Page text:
The novel centers on a community of artists who lived and worked in Skagen, a small fishing village on the northern tip of Denmark, in the late 19th and early 20th centuries. I had never heard of the Skagen Painters before, and I'm grateful to the novel for introducing me to them. Reading it is like stepping into an Impressionist painting: full of light and color, and enhanced with sophisticated touches that bring the characters and era to life.
|Fishermen Hauling Nets, P.S. Krøyer (1883)|
|Sewing Fisherman's Wife|
Anna Ancher (1890)
She falls in love with Søren Krøyer, an older man who's the leading light of the Danish art world, and they marry. Despite her independent spirit, however, Marie's traditional upbringing doesn't fit in with the bohemian ways of her husband's friends. The others have affairs, raise one another's children, and adjust to sudden changes in their unconventional lifestyles with an ease that baffles Marie. Her inner conflict in this respect is skillfully conveyed.
|Summer Evening on Skagen's Beach, P.S. Krøyer (1899); portraits of artist and wife|
The plot moves between Skagen, Copenhagen, Paris, Sicily, and elsewhere in Europe, following the artists and their extended families as they form romantic connections, have families of their own, and create breathtaking works of art.
|Hip, Hip, Hurrah!, Peder Severin Krøyer (1888);|
many of the novel's characters are depicted here
The relationship between art and real life is one of the novel's strongest themes, and Parkinson's literary re-creations of the painters' masterworks are a joy to read. Some are spontaneous creations, such as Søren Krøyer's depiction of his wife and Anna Ancher taking an evening walk on the beach following their friends' anniversary celebration:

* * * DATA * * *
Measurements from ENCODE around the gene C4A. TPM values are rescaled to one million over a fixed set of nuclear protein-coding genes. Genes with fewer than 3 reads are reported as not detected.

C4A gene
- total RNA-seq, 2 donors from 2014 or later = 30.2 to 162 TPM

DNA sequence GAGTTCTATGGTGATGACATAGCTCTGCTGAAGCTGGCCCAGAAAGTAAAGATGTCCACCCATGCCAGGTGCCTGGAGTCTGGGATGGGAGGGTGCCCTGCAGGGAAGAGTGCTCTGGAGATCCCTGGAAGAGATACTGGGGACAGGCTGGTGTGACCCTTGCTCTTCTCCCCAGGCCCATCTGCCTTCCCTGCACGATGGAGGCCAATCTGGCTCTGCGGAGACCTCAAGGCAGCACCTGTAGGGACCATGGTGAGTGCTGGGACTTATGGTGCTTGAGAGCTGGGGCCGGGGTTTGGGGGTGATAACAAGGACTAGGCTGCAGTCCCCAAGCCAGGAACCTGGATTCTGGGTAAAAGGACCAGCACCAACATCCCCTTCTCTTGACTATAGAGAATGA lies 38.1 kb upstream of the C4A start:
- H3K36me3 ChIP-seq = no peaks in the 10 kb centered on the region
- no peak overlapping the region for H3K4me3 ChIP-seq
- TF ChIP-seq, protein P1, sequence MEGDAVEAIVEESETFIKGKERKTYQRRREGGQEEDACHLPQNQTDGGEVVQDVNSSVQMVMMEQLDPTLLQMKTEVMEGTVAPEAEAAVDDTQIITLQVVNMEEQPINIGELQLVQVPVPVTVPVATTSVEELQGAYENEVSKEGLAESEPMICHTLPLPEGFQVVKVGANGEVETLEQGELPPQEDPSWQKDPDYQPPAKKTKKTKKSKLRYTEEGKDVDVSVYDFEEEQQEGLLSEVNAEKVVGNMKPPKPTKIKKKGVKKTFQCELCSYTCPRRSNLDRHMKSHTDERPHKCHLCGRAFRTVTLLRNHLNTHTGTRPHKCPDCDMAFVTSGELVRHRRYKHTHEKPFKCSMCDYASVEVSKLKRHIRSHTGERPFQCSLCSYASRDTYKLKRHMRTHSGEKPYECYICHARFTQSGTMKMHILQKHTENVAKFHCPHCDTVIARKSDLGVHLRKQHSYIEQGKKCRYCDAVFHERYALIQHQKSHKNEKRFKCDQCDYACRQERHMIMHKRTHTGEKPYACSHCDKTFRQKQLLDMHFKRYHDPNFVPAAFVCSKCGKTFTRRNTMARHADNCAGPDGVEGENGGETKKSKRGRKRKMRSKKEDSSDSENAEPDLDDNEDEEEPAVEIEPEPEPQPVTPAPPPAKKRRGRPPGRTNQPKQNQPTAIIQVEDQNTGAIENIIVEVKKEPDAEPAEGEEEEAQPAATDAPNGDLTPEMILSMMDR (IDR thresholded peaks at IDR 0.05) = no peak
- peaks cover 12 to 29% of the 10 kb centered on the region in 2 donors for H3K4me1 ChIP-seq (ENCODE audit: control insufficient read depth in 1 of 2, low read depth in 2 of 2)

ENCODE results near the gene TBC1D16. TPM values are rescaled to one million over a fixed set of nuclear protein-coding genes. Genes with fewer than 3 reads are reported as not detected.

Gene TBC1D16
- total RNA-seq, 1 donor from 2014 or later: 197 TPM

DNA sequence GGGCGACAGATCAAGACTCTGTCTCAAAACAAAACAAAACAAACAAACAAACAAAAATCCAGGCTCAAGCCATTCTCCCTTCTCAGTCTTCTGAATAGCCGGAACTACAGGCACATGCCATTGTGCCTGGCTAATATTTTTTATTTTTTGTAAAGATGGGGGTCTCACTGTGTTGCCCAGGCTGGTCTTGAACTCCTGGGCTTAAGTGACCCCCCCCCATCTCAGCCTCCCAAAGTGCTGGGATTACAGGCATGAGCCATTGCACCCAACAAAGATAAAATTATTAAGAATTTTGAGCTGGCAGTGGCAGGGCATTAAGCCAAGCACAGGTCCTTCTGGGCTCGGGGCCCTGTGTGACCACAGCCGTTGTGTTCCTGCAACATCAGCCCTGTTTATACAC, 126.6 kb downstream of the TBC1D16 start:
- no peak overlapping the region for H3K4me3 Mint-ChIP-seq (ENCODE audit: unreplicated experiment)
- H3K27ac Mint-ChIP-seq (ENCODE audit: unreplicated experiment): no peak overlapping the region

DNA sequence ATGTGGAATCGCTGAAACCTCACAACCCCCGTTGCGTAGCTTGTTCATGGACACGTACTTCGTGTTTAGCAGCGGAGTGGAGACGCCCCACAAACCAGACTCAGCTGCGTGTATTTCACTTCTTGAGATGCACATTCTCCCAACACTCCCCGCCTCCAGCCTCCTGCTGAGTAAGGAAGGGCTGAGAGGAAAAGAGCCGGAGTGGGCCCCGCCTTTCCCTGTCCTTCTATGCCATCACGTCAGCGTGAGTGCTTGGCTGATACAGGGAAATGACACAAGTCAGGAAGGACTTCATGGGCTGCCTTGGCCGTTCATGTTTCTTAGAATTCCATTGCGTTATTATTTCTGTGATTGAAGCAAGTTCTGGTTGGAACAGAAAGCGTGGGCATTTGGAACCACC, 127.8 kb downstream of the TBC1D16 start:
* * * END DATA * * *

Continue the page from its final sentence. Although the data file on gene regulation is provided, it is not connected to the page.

|Summer Evening on the Skagen Southern Beach, P.S. Krøyer (1893), |
with portraits of Marie Krøyer and Anna Ancher
Søren sat with Michael on the beach, amidst the debris of the feast, and watched the slow progress of the women away from them, still conversing, into the blue.
Not all of the poses are so casually arranged, however. Martha Johansen, Anna's long-suffering cousin, feels very frustrated by the presence of a Christmas tree in her messy house for months after the holiday - all because her husband Viggo can't get his painting to turn out right.
|Merry Christmas, Viggo Johansen (1891)|
And the children, shuffled from place to place while their parents journey abroad for inspiration or simple R&R... they bear some of the heaviest burdens of all.
|Midsummer's Eve Bonfire on Skagen's Beach, P.S. Krøyer (1906)|
If you enjoy how novelists like Susan Vreeland, Tracy Chevalier, and Stephanie Cowell render art into lyrical prose, this is the book for you. It's best read with images of the paintings within easy access; I found that this enhanced the reading experience for me. See the Wikipedia page for additional paintings and links to individual artists, or the Skagens Museum for historical background, details on technique, and more images.
Painted Ladies was published by New Island Books (Ireland) in October in paperback (£12.99, 326pp) and is available at Book Depository. Siobhán Parkinson is the current Laureate na nÓg (Children's Laureate) of Ireland; this is her second novel for adults.